Aviation Regulatory Update

June 3, 2019

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The Canadian Transport Authority (CTA) Air Passenger Protection Regulations will take effect on July 15, 2019. All flights to, from, and within Canada (including connecting flights) will be covered by the new rules (i.e., a flight from Shanghai to New York via Toronto would be covered). CTA is rolling out the new requirements in a two-part process.  Rules governing tarmac delays, denied boarding, lost and damaged luggage, carrier responsibilities to provide certain real-time notices, and penalties for noncompliance with these requirements are among the included topics and will take effect July 15th.  On December 15, 2019, the remaining regulations will come into effect, including rules governing compensation for delays and cancellations, refunds, food service during long tarmac delays, and seating children with their families.

In complying with the regulations, carriers will need to provide specific disclosures when a key event occurs, and will be required to take remedial steps depending on the situation and the amount of control the carrier exercises over the source of the problem.  For example, when the rules become effective passengers generally must be allowed to disembark after a tarmac delays exceeds three hours. Regarding compensation for flight delays, the rules fix amounts due for delays (e.g. C$400 for 3-6 hours) and denied boarding (e.g. C$900 for less than 6 hours) – with escalating amounts the longer the delay persists – the rules will also impose requirements on carriers to provide food, communications, rebooking on other carriers, or overnight accommodations in certain situations.  Regarding children, the rules will require carriers to seat children under the age of 14 with their parents at no additional cost and will incorporate ICAO standards on unaccompanied minors. Depending on the provision or regulation violated, carriers can be fined up to C$25,000 for any violation(s).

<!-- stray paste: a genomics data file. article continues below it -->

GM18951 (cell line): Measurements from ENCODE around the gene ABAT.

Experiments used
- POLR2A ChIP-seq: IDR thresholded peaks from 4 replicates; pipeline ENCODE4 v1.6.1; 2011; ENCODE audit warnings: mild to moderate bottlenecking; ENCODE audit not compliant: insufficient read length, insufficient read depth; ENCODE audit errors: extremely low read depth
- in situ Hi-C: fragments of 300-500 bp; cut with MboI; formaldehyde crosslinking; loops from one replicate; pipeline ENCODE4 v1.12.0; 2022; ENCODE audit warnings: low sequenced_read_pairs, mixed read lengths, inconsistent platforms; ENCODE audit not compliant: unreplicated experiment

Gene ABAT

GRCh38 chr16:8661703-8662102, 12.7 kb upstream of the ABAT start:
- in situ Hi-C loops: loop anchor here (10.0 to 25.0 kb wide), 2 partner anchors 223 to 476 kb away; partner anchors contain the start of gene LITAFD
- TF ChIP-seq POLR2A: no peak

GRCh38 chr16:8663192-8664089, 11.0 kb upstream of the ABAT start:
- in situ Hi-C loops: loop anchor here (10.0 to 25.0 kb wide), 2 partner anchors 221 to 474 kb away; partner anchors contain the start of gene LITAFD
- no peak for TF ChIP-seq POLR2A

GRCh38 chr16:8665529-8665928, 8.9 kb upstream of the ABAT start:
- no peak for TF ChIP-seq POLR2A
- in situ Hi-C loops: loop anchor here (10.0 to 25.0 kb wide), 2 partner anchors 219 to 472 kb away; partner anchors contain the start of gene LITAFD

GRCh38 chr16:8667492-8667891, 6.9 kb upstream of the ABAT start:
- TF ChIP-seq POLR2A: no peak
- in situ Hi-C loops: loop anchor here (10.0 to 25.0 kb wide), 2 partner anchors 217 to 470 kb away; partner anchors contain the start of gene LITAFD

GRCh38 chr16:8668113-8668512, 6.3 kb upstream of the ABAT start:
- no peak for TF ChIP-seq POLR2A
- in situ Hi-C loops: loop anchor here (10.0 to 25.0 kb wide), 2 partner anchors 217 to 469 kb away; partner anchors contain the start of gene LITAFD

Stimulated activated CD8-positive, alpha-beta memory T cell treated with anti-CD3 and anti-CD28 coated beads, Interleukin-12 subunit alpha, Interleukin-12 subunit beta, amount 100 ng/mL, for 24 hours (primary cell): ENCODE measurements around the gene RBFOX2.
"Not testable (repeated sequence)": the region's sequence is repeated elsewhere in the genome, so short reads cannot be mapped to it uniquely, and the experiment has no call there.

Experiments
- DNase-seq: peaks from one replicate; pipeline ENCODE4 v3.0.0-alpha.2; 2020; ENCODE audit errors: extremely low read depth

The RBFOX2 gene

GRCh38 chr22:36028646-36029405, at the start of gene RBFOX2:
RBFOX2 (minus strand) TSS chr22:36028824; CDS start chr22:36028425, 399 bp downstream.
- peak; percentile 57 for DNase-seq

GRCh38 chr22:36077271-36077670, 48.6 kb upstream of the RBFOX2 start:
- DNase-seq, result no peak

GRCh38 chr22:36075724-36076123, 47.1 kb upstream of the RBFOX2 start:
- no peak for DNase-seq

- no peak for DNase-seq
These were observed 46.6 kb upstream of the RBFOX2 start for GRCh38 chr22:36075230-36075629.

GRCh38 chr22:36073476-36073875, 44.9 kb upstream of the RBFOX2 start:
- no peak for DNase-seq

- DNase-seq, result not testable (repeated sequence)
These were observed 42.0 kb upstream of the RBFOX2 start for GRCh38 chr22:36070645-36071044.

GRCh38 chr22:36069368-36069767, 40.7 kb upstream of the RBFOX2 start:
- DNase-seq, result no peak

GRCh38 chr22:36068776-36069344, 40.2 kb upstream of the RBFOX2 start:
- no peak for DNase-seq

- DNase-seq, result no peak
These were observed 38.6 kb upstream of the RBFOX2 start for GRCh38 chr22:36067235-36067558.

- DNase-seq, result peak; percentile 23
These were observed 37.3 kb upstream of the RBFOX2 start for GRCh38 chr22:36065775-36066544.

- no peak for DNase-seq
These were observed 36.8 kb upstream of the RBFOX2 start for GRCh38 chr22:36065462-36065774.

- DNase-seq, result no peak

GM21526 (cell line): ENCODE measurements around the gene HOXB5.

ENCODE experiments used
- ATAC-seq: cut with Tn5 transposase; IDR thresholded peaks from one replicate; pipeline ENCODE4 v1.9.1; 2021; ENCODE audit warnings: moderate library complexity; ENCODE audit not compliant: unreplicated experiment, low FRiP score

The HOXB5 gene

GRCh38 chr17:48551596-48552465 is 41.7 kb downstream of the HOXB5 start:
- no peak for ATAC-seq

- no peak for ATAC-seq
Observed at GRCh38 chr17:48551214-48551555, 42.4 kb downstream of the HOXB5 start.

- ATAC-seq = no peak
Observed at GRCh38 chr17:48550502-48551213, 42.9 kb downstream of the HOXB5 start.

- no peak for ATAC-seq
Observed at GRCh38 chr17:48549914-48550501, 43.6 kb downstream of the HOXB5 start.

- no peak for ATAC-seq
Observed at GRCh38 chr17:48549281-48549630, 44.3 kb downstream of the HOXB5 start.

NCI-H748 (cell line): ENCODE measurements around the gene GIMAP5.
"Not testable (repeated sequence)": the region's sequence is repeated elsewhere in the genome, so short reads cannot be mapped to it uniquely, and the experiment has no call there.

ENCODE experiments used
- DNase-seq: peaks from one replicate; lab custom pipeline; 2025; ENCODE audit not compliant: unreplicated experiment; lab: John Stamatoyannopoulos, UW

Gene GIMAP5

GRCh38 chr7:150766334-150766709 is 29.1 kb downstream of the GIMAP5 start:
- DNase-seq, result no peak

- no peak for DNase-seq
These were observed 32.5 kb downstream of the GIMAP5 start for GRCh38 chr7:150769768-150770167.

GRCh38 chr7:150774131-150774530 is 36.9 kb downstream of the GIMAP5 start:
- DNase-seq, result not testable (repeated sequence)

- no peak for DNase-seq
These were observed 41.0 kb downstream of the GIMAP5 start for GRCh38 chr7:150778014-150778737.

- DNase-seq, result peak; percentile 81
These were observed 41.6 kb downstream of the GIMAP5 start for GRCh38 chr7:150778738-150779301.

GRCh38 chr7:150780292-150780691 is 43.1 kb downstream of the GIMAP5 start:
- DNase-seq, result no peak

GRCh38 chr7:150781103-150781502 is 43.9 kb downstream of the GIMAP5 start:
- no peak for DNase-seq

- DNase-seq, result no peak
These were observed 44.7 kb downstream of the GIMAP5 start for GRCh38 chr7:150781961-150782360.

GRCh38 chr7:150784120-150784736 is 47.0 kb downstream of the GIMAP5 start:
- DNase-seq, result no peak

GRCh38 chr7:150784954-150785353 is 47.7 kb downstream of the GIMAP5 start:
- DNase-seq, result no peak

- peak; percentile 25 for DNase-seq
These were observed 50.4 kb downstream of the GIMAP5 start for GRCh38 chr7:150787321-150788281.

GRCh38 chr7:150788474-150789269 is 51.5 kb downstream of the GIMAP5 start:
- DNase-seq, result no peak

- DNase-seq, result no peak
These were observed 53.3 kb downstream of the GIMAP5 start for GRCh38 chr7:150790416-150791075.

In addition to complying with the regulations, carriers will be required to update their tariffs, policies and websites accordingly.  Please let us know if we can assist or answer any questions regarding these new rules.


On May 16, 2019, the U.S. Department of Transportation’s (DOT) Office of Aviation Proceedings and Enforcement issued Order 2019-5-12 regarding the rights of U.S. air travelers with severe nut allergies.  The Order stated that such travelers are “passengers with disabilities” within the meaning of 14 CFR Part 382, the Department’s regulation mandating nondiscriminatory treatment of passengers with disabilities in air travel.  Because some passengers with severe nut allergies must wipe down their seating area to prevent skin contact with allergens, they may require extra time to be seated.  If so, they qualify to preboard under 14 CFR 382.93.  Carriers should review and update their policies accordingly: if a passenger with a severe nut allergy presents themselves at the gate and asks to preboard to wipe down their seat, the carrier must grant the request.

DOT issued Order 2019-5-12 in response to complaints against American Airlines by an individual disabled traveler and by Food Allergy Research and Education, Inc., (FARE), a non-profit that advocates for individuals with food allergies.  Because American Airlines had voluntarily updated its preboarding policy following these complaints, DOT declined to impose any penalties in that case, although it did lead to the publication of a new Departmental policy on the subject.